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CultureHive > Research > Taking Part Survey audience patterns, behaviour and barriers
17th April 2013 Sara Lock

Taking Part Survey audience patterns, behaviour and barriers

By: Tak Wing Chan, Catherine Bunting, Emily Keaney, Anni Oskala, John Goldthorpe, Arts Council England


This analysis of data from the Taking Part Survey explores how people attend the arts and the socio-demographic factors that have an impact on that attendance.

Summary of report

Arts Council England is committed to ensuring that as many people as possible have access to exciting, challenging and enriching arts experiences. To help understand how this ambition can be achieved, the research department has collaborated with two sociologists from Oxford University to analyse data from Taking Part, an annual survey of cultural participation. This report explores how people attend the arts today, and the sociodemographic factors that have an impact on that attendance.

Key points

There are four main types of arts attender across the adult population in England:

  • Little if anything
  • Now and then
  • Enthusiastic
  • Voracious

    84 per cent of the population fall into either the ‘Little if anything’ or the ‘Now and then’ groups, attending arts activities occasionally at most, and primarily attending the most popular, rather than niche, activities.

    Two of the most important factors in determining whether somebody attends arts activities are education and social status – the higher an individual’s level of education and social status, the more likely they are to have high levels of arts attendance.

    Gender, ethnicity, age, region, having young children and health are also important factors. When all other factors are held constant women are more likely to attend the arts than men, older people more likely than younger people, white people more likely than Black or Asian people, Londoners more likely than those who live in other regions, people without children more likely than parents of young children, and people in good health more likely than those who define their health as moderate or poor.

    When other factors – including social status – are held constant, income, social class (as measured by NS-SEC), and disability status have little or no significant effect on arts attendance.

    Some of the barriers to arts attendance are practical, for instance having young children. However, many of the barriers appear to be psychological. The importance of social status in particular suggests that arts attendance is driven by some concept of identity – who we think we are, the type of people we perceive as our social status equals and the kind of lifestyle we deem appropriate – and that many people believe that the arts are ‘not for people like me’.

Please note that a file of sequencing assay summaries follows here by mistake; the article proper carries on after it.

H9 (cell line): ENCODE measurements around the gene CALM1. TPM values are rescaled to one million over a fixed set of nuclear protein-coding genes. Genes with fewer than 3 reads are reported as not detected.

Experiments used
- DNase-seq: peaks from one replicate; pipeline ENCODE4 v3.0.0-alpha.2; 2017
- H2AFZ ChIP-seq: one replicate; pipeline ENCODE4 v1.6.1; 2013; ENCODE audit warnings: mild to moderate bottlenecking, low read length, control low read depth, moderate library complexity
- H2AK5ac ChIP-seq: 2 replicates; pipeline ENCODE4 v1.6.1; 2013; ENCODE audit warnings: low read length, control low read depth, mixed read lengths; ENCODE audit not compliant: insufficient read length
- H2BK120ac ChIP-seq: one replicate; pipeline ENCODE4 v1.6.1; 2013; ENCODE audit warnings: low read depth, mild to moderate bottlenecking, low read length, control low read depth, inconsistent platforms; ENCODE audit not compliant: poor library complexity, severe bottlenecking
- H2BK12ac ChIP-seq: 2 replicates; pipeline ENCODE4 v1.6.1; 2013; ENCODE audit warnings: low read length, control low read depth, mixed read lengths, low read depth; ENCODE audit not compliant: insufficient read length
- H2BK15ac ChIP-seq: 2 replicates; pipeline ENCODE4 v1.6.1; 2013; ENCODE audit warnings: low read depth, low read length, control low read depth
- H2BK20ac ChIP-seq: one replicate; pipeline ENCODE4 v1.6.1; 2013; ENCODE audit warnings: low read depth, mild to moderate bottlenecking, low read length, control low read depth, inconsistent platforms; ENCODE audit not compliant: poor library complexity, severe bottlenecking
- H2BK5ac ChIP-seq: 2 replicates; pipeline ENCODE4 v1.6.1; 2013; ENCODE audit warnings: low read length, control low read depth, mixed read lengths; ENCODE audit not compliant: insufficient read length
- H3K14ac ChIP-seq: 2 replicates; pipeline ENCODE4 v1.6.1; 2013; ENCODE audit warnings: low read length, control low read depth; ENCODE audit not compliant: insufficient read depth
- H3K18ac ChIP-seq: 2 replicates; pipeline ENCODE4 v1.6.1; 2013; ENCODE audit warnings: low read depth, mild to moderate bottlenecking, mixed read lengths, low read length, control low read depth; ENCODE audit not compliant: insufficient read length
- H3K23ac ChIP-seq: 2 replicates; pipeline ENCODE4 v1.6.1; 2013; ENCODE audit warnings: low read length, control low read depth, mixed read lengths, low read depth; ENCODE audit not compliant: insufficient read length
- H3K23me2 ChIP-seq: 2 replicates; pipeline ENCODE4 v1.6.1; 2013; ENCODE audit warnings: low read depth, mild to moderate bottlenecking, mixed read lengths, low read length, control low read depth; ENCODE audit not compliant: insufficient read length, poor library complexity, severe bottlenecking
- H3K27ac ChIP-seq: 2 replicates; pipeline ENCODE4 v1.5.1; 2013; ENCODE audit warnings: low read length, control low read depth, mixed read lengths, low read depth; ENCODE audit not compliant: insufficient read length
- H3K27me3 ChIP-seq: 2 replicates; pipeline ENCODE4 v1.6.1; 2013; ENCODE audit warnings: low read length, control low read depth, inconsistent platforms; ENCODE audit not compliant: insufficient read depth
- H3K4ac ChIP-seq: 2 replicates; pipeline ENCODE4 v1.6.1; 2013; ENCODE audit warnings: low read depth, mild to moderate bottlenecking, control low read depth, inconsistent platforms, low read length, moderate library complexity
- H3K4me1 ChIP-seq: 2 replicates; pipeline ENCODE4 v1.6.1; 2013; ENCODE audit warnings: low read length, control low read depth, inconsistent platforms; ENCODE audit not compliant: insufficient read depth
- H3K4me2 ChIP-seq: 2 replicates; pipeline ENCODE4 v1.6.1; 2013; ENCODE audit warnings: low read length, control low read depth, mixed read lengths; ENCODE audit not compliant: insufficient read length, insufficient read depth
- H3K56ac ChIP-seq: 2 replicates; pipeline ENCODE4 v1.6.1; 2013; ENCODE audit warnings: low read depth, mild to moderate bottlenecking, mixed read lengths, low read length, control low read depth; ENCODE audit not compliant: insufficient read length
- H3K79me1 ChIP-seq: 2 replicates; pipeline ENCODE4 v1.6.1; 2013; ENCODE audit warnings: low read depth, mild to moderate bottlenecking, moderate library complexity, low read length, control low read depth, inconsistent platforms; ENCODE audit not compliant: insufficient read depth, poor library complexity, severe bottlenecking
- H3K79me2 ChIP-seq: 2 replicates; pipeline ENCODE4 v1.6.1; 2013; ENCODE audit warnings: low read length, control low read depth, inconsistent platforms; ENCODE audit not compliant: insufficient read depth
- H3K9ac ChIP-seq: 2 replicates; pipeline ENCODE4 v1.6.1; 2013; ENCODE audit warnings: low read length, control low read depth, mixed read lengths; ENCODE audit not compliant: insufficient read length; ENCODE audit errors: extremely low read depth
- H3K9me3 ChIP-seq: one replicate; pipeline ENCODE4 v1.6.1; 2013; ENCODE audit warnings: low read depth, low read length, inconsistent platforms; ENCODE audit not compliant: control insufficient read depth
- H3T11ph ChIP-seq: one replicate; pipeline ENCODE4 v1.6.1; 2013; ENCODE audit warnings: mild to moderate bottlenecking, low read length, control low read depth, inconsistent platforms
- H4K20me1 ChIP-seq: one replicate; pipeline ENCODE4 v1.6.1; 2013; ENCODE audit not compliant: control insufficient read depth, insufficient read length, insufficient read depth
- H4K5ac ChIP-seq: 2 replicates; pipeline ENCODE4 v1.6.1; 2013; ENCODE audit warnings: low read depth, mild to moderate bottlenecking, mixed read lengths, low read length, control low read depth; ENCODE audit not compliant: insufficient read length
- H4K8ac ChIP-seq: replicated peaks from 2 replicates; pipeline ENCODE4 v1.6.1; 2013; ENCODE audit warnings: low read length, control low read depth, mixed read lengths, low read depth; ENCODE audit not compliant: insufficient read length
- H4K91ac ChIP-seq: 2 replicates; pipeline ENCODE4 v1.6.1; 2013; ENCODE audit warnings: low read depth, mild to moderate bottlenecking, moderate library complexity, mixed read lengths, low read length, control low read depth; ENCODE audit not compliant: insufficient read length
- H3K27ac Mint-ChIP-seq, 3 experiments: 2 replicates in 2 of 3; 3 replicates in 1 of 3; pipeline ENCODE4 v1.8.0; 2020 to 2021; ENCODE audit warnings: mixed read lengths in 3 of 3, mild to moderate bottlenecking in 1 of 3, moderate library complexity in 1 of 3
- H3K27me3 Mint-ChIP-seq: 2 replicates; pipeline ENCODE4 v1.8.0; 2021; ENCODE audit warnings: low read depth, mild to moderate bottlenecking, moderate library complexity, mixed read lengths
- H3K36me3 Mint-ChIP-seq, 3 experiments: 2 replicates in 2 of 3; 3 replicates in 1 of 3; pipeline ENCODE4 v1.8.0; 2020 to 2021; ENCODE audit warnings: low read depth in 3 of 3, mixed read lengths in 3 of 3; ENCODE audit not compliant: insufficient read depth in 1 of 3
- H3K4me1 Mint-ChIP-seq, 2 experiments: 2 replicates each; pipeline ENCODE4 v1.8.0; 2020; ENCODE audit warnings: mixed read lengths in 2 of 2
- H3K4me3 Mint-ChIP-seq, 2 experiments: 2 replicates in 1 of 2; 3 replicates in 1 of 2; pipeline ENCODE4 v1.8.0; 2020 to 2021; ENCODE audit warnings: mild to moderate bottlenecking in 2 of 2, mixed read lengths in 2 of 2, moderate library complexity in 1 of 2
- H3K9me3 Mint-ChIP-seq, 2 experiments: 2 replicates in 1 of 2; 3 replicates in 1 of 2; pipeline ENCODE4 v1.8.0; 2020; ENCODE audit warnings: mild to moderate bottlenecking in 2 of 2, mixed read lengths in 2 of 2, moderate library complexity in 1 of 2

Arts Council England must tackle both practical and psychological barriers if we are to achieve our mission of enabling as many people as possible to have exciting, challenging and enriching arts experiences. However, our analysis also indicates that even if we successfully reduce or remove these barriers, there will still be some people who choose not to engage in the types of arts activities that typically receive public funding. The Arts Council must therefore also consider whether there are opportunities to support arts activities of a different nature, that are relevant to the lives of more people.

    What we found – patterns of arts attendance in England

    Our analysis shows that there are four main types of arts attender within the English population:

  • Little if anything, 57 per cent of the population
  • Now and then, 27 per cent of the population
  • Enthusiastic, 12 per cent of the population
  • Voracious, four per cent of the population

    Members of the ‘Little if anything’ group attend the arts and cultural events examined in this publication rarely, if at all. The small number of this group that do attend are unlikely to do so more than once or twice a year, and generally attend the more popular venues or events, such as cinema.

    Download the report to read more

    | Published:2013

    Smart tags: segmentation research engagement audiences behaviour

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